10. George Brecht, For a Drummer (for Eric) (1966)
1. Eric Andersen, Opus 25 (1961)
11. Henning Christiansen, Audience Eve (1964)
12. Jed Curtis, Opus 1
13. Luce Fierens, Possible Flux Performance or Postfluxgame (1987)
14. Albert M. Fine, Concerto for Solo Piano and Performer
15 Cards
15. Ken Friedman, Whoop Event (1964)
16. Ken Friedman, Zen Vaudeville (1966)
17. Dick Higgins, Danger Music Number Twelve (1962)
18. Dick Higgins, Danger Music Number Seventeen (1962)
19. Davi Det Hompson, There’s Music in My Shoes (1972)
20. Bengt af Klintberg, Calls, Canto 5 (1966)
2. Eric Andersen, Opus 27 (1961)
21. Bengt af Klintberg, Calls, Canto 6 (1966)
22. Milan Knizak, Lying Ceremony (1968)
23. Alison Knowles, Proposition (1962)
24. Alison Knowles, Piece for Any Number of Vocalists (1962)
25. Takehisa Kosugi, Organic Music (1963)
26. Bob Lens, Bottle of water
27. George Maciunas, Solo for Conductor (1965)
28. Richard Maxfield, Mechanical Fluxconcert
29. Larry Miller, Mud Drop (1969)
30. Larry Miller, 100 Yard Metronome Run (1970)
3. Ay-O, Rainbow No.1 for Orchestra
31. Larry Miller, 220 Yard Balloon Dash (1970)
32. Yoko Ono, Lighting Piece (1955)
33. Nam June Paik, Prelude
34. Willem de Ridder, Dressing (1963)
35. Tomas Schmit, Sanitas No.35
36. Mieko Shiomi, Shadow Piece (1963)
37. Mieko Shiomi, Event for the Late Afternoon (1963)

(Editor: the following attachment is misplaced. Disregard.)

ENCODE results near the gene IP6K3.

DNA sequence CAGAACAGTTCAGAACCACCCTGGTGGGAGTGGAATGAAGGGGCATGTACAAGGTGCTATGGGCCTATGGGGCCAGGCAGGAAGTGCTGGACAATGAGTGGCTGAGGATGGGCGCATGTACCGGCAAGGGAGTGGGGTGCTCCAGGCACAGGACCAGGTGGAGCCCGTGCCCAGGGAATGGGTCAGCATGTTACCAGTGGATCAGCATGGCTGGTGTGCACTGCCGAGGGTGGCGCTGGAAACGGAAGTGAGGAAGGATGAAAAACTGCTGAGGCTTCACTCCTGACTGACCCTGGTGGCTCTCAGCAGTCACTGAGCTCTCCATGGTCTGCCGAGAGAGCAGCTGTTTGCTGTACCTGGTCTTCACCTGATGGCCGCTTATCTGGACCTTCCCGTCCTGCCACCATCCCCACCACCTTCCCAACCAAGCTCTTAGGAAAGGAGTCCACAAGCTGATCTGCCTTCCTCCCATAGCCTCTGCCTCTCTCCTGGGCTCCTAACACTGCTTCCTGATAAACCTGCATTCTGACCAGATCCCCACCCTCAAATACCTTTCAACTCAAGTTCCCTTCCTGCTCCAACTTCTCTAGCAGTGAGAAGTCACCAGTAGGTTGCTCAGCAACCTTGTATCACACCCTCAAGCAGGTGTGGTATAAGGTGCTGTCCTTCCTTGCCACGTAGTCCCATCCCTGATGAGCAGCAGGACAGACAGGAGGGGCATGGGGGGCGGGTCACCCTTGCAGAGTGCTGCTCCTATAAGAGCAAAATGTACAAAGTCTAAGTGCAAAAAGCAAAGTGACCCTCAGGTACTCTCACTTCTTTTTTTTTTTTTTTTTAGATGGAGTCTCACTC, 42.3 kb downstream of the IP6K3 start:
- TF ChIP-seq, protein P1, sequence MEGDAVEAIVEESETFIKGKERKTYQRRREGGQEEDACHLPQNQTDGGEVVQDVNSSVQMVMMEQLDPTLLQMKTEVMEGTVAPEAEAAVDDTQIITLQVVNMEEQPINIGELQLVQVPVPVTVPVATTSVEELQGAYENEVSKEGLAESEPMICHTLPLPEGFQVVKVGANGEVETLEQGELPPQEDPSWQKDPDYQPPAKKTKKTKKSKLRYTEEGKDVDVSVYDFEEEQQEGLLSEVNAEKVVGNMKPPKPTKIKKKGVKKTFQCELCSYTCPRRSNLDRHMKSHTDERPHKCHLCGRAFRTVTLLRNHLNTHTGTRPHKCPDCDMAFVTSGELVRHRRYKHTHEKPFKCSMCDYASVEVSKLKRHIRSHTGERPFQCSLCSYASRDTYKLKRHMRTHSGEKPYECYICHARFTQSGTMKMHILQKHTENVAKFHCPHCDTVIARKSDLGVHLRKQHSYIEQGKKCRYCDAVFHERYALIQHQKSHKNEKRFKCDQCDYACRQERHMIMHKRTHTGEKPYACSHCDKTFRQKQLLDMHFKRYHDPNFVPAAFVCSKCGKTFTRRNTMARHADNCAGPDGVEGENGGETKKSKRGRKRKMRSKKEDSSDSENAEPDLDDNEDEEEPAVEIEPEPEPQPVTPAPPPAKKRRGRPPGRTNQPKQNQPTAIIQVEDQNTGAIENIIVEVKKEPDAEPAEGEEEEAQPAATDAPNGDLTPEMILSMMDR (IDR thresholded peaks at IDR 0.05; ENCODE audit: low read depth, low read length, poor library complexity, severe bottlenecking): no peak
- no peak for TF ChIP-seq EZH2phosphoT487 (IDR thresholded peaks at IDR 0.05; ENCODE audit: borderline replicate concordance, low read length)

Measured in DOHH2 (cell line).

38. Mieko Shiomi, Air Event (1964)
39. Ben Vautier, Nothing (1962)
40. Ben Vautier, Run (1963)
4. Ay-O, Rainbow No.2 for Orchestra
5. Don Boyd, A Performance Calendar, March (1989)
6. Robert Bozzi, A Piece for Chieko Shiomi (1966)
7. Robert Bozzi, Choice 10 (1966)
8. George Brecht, Drip Music (1959)
9. George Brecht, Symphony No.3, Fluxversion 1 (1964)
a4-room The Great Learning Orchestra
About G4M
Animal Sounds
At Nook Nook school in Tokio in April

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Games that might (or have to) be played in a common harmony context (traditionally Western).

Stacking. An arrangement or a mechanic of there being more and more of something.
Hambone. A name for body percussion.
Found Sound. Music material that was not produced by an instrument or vocals.
Pervasive Game. A game where the gaming experience blends with the real world.
Parameter. An aspect applicable to a single sound and continous.
Tagging Out. A transition done when one player (usually of his or her own initiative) swaps in for another player.
Genre. A conventional category that identifies some work (piece of music, game, etc.) as belonging to a shared tradition or set of conventions.
Constellation. A line-up for a single performance of improvised music.
Aspect. Any quality of musical material.
Aleatoricism. Using chance in music-making.
Win condition. Same as victory condition.
Goals. In games, goals are usually established by rules and are the main factor that differentiates games from other types of play.
Karaoke. Singing with the accompaniment from a machine/video game. The most popular form of amateur music performance.
Spike. plays for the challenge
Johnny. plays for self-expression
Timmy. plays for an unusual experience, see: psychographics
Leader problem. See: quarterbacking

XP. "Experience points" — gathered during some games to gain upgrades.
Rule Cards. Cards that provide instruction to players (usually in text).
Ad libitum. "As you like it", a score annotation that gives a level of freedom to the performer.

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